Reporting Holly Quan
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SAN FRANCISCO (CBS SF) – Thousands of middle and high school students in Oakland, San Jose and San Francisco still haven’t gotten their mandatory whooping cough vaccination, even though the deadline to get the shot has already passed in some school districts.
Parents have until 30 days from the start of classes to demonstrate their children have been immunized against a highly contagious disease that reached record levels last year. There 9,000 reported cases of whooping cough in 2010, the highest since 1947.
The law passed in October initially required all students entering grades seven through 12 to get vaccinated by the start of the 2011-2012 school year. Lawmakers passed a 30-day extension this summer as districts worried many students wouldn’t meet the deadline.
Officials at the Bay Area’s three largest school districts have been chasing down stragglers so that thousands of kids are not barred from class.
“It’s just not on parents’ radar, and it’s an extra process,” said Heidi Anderson, spokeswoman for the San Francisco Unified School District.
KCBS’ Holly Quan Reports:
When San Francisco’s deadline arrived Thursday, some 2,000 kids had yet to show proof of vaccination. Anderson estimated at least 80 percent of the student body have gotten their shots.
“We have several thousand forms that haven’t been entered into our system, so we’re thinking it’s more like 90 percent,” she said.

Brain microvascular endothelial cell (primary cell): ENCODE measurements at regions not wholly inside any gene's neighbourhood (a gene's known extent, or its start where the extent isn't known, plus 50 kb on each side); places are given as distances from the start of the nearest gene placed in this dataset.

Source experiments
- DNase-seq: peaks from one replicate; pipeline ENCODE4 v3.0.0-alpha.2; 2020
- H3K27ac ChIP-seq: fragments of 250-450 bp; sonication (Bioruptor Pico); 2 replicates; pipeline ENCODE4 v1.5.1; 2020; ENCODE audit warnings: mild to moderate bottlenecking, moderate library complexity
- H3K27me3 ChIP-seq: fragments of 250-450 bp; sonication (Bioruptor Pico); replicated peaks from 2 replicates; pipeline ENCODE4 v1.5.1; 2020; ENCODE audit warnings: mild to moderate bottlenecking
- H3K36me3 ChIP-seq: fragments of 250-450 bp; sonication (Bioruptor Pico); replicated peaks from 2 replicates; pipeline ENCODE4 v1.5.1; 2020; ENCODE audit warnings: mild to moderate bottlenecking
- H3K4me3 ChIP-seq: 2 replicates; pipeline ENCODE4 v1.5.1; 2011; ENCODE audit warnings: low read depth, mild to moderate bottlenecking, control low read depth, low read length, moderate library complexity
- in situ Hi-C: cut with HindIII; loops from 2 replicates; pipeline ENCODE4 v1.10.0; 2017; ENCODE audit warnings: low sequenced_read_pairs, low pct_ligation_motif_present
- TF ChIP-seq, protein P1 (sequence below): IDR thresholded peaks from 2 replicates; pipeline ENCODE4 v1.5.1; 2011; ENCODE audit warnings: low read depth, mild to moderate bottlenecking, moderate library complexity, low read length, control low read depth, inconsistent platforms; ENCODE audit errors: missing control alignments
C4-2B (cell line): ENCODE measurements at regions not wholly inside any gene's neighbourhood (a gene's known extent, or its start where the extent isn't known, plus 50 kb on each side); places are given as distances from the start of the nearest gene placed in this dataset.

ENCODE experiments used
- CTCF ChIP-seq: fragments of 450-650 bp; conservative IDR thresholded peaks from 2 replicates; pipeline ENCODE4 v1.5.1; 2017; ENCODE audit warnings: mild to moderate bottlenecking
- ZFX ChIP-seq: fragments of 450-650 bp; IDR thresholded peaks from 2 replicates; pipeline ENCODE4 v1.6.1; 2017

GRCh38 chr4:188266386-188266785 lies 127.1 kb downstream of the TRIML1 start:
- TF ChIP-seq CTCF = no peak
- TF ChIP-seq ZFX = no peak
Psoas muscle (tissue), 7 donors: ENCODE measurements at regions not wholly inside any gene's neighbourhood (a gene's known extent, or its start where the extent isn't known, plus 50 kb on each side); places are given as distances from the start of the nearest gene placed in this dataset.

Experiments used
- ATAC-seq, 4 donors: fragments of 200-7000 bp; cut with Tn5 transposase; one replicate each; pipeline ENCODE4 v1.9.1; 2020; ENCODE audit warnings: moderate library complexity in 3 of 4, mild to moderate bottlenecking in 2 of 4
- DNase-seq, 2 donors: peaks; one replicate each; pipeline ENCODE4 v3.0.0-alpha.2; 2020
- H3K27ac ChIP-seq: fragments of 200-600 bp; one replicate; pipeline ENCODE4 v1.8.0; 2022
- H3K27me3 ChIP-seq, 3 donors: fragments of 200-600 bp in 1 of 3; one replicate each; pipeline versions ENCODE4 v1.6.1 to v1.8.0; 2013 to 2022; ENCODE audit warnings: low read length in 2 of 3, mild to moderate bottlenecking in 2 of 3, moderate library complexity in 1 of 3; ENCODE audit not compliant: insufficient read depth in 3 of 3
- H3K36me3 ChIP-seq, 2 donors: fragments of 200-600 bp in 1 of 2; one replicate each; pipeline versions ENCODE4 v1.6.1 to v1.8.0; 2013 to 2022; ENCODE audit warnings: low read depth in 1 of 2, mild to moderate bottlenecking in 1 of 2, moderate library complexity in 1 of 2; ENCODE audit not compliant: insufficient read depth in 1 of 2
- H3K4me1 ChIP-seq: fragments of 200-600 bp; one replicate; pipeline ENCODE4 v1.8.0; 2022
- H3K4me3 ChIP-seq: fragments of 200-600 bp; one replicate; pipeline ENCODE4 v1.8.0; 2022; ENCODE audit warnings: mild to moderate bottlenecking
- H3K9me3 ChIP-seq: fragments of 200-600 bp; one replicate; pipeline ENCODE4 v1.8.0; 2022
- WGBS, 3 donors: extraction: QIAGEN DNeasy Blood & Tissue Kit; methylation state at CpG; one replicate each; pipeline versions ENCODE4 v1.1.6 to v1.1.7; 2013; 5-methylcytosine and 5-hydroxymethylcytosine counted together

Several San Francisco schools held vaccine clinics on Thursday, and students who showed up to school the next day without proof of immunization were handed a list of clinics offering the vaccination.
“You have to call your doctor, you have to go to a clinic, you have to get the shot, you have to get the form, and you have to bring it into school. It’s several steps for parents, and we know they’re busy,” Anderson said.
Oakland kids still have until the end of the month. School officials there hoped to catch most of the 1,000 in grades 7 through 12 that still need shots at a vaccine clinic on Friday.
Only 143 of the 14,500 middle and high school students in the San Jose Unified School District have yet to get their shots.
District spokeswoman Karen Fuqua said four teams of nurses were going campus to campus on Friday to track down the stragglers.
“We really have a great process, a great group of nurses that really are just very dogged about making sure our kids are healthy,” Fuqua said.
No statewide estimates of the number of students turned away is available because districts are not required to report their final vaccination tally until December, state education officials said.
Under California law, students also can still attend if their parents file a form saying they oppose vaccines.
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